That said, during the UCI Road World Championships in Yorkshire, a number of Team Ineos riders were seen using new wheels from a company called Princeton CarbonWorks, whose wheels are distinctive by their sinusoidal (wavy) rim profile, so perhaps there's some as-yet-unreleased news in the pipeline. 

One team making changes is Bahrain-Merida. Since McLaren joined the ranks, Mark Cavendish's new team seems to have switched out their Fulcrum wheels in favour of Vision and moved away from Sportful clothing in favour of former domestic-pro Yanto Barker's brand Le Col.

Astana's three-year deal with Argon 18 finished at the end of the 2019 season, and has not been renewed, so for 2020, while the Kazakhstani team will continue using Corima wheels, Wilier will provide the framesets

Finally, with Cofidis' step up to the sport's top-tier, they remain tight-lipped on what they'll be riding for 2020. Their original two-year deal with Kuota expires at the end of 2019, so will change in status lead to a change in bike sponsor? Rumours suggest De Rosa, who previously supplied Israel Cycling Academy, will follow their former team in the WorldTour by supplying Cofidis for 2020, but we'll update this page as we learn more. 

Scroll down for the full round-up of who's on what for 2020. 

Who's riding on what

TeamFramesGroupsetsWheelsFinishing Kit
AG2R La MondialeEddy MerckxShimano, RotorMavicDeda Elementi
Astana Pro TeamWilierShimanoCorimaWilier, Prologo, CeramicSpeed
Bahrain-MeridaMeridaShimanoVisionPrologo, FSA, Vision
Bora-HansgroheSpecializedShimanoRovalSpecialized, PRO
CCC TeamGiantShimanoCadexGiant, Cadex
Deceuninck-QuickStepSpecializedShimanoRovalSpecialized, PRO
EF Education FirstCannondaleShimanoVisionVision
Groupama-FDJLapierreShimanoShimanoPRO, Prologo
Team IneosPinarelloShimanoShimanoMOST
Israel Cycling AcademyFactor BikesShimanoBlack IncBlack Inc, CeramicSpeed, Selle Italia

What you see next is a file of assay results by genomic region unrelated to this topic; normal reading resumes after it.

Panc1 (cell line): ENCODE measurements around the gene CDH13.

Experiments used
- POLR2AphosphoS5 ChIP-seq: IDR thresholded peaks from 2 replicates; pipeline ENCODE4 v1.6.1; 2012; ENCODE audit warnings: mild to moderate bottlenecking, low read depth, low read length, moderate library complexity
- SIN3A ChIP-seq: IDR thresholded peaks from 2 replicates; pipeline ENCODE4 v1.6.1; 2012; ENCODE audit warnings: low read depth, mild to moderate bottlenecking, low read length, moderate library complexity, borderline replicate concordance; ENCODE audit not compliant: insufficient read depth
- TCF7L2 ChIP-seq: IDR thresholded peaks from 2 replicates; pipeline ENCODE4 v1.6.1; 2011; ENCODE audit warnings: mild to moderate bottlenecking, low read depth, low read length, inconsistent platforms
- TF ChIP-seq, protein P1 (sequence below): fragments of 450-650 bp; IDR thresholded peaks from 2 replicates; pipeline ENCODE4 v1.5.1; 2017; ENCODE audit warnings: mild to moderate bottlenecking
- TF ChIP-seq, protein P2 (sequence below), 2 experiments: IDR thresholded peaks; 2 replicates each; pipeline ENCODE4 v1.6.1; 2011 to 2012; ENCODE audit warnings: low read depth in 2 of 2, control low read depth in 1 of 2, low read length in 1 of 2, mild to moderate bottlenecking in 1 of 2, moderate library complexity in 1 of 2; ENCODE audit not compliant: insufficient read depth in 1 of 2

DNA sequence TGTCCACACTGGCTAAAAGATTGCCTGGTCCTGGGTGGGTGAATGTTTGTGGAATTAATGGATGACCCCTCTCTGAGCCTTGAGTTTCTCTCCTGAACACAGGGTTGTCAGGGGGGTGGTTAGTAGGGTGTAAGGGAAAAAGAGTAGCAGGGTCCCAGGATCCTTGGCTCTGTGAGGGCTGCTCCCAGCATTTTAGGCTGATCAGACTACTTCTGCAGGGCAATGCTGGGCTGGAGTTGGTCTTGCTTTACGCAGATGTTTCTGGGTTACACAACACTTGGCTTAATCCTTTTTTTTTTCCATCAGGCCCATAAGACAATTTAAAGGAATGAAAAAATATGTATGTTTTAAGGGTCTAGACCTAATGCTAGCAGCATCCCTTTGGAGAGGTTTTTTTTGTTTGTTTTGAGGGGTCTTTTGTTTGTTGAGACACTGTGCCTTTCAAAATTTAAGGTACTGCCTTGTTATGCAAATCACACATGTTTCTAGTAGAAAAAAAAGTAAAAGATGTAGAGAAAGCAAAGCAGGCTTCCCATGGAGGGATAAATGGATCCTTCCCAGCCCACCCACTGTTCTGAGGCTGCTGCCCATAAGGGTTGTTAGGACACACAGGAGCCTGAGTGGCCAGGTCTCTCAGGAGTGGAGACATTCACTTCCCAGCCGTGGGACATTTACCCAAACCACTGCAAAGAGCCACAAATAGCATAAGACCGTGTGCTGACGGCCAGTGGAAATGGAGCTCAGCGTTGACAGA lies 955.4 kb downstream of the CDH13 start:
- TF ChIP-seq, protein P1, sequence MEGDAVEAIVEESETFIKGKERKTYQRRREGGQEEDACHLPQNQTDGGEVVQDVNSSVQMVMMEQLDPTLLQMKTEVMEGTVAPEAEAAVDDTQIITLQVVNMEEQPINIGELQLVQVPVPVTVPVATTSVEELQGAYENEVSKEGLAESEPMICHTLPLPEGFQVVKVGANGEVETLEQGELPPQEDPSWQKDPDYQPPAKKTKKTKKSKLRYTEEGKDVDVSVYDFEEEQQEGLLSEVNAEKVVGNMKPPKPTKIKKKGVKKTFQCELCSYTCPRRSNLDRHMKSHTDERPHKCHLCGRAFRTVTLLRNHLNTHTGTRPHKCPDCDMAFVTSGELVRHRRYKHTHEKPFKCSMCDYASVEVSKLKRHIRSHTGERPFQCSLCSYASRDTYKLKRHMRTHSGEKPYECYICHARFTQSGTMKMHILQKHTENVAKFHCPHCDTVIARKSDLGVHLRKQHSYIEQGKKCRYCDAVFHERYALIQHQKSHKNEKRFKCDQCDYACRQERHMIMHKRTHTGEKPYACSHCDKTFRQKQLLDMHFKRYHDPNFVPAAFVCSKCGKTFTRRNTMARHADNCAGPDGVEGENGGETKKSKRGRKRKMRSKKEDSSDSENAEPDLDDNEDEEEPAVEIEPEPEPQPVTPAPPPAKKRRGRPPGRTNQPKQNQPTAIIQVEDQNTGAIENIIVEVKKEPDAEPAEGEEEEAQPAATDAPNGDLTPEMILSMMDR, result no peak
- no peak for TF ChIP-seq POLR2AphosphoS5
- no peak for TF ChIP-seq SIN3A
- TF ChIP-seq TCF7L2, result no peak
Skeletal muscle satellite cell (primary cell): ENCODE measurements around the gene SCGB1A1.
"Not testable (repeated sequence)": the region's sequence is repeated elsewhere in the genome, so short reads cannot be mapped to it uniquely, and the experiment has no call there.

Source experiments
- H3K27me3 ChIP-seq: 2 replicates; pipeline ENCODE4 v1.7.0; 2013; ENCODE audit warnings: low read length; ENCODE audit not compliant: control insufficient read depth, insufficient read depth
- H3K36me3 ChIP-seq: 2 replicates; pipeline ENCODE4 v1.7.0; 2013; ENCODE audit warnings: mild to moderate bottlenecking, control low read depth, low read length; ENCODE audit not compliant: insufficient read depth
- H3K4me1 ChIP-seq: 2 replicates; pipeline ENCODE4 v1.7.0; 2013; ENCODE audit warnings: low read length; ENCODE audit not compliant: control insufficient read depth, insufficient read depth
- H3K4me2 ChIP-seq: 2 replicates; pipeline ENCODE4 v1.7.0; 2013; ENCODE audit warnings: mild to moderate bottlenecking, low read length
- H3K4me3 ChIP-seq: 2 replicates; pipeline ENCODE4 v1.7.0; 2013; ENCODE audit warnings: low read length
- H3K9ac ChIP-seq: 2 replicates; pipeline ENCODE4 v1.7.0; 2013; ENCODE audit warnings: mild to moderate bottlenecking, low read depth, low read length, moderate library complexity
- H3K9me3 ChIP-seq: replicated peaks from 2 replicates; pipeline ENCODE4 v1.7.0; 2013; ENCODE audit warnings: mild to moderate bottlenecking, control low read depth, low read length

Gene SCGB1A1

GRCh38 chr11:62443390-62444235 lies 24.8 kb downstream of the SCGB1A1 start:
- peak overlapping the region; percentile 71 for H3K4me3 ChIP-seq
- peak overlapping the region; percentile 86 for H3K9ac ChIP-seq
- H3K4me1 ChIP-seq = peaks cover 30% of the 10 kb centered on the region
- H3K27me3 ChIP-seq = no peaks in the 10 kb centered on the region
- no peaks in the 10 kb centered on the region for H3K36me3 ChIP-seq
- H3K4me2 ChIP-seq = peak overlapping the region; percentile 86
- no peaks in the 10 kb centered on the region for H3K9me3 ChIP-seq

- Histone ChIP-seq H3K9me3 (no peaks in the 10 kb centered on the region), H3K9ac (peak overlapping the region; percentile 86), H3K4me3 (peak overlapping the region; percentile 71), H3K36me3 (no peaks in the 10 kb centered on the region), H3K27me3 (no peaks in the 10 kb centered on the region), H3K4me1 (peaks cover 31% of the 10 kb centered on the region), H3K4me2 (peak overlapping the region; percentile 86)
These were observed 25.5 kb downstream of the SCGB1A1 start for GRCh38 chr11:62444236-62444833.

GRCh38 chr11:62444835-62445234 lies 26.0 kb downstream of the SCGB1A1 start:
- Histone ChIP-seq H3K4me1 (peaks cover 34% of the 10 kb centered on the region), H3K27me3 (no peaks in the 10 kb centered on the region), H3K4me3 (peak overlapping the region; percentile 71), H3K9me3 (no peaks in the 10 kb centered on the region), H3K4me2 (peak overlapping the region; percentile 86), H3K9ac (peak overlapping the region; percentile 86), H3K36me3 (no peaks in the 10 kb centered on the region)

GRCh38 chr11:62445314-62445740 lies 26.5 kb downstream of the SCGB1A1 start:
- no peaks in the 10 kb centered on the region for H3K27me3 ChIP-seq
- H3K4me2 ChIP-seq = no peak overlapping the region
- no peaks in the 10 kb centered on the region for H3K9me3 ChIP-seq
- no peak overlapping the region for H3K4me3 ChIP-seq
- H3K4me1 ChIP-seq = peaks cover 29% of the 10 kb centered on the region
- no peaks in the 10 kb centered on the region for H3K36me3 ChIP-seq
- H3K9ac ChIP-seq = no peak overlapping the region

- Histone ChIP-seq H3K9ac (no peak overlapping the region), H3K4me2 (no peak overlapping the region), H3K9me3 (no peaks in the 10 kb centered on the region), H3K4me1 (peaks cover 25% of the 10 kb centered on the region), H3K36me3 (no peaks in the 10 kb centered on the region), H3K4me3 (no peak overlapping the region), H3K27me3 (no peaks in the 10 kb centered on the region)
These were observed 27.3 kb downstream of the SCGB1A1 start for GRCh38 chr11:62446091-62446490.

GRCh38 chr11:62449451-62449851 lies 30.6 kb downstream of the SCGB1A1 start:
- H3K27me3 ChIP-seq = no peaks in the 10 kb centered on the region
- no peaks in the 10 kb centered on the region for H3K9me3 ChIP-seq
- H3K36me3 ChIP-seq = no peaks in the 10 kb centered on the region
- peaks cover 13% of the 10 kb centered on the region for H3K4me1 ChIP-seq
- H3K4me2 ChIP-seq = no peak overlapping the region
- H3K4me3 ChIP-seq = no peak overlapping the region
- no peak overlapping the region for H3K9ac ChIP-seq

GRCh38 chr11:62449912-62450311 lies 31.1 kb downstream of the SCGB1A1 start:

Team Jumbo-VismaBianchiShimanoShimanoFSA, Vision, Fizik
Lotto soudalRidleyCampagnoloCampagnoloDeda Elementi, Selle Italia, C-Bear
Movistar TeamCanyonTBCTBCCanyon, Fizik
NTT Pro Cycling TeamBMCShimano, RotorENVESelle Italia, ENVE, BMC
Team SunwebCerveloShimanoShimanoPRO
UAE Team EmiratesColnagoCampagnoloCampagnoloDeda Elementi

What's new for 2020?

2019 was the year of conformity, with a range of manufacturers all seeming to converge on particular design features for their lightweight climbing bike offering.

While the BMC Teammachine and Specialized Tarmac were early adopters of the dropped seat stay and aerodynamic carbon tubing, 2019 saw similar silhouettes launched by a number of other brands, with the Cannondale SuperSix EVO, Focus Izalco Max, Orbea Orca, Scott Addict RC and Wilier 0 SLR all coming to similar conclusions after wind tunnel testing.

For 2020, it looks as though Giant has stuck to its guns, though. The new Giant TCR looks to be more evolution than revolution. 

In keeping with its traditional three-year product cycle, we're expecting the Specialized Tarmac will receive a refresh for 2020 too, although at this stage the team at Specialized remain tight-lipped. The Trek Emonda also hasn't seen wholesale change since 2018 so we're expecting the American giant to retain its hyper-lightweight frame design, but with a keener eye on aerodynamics. 

Talking of aerodynamics, rumours are rife of a new Canyon Aeroad, after Mathieu van der Poel was seen riding an as-yet-unreleased Aeroad at the Primus Classic and Gooikse Pijl. Details are currently sparse, but we'll be sure to bring you more as they become available.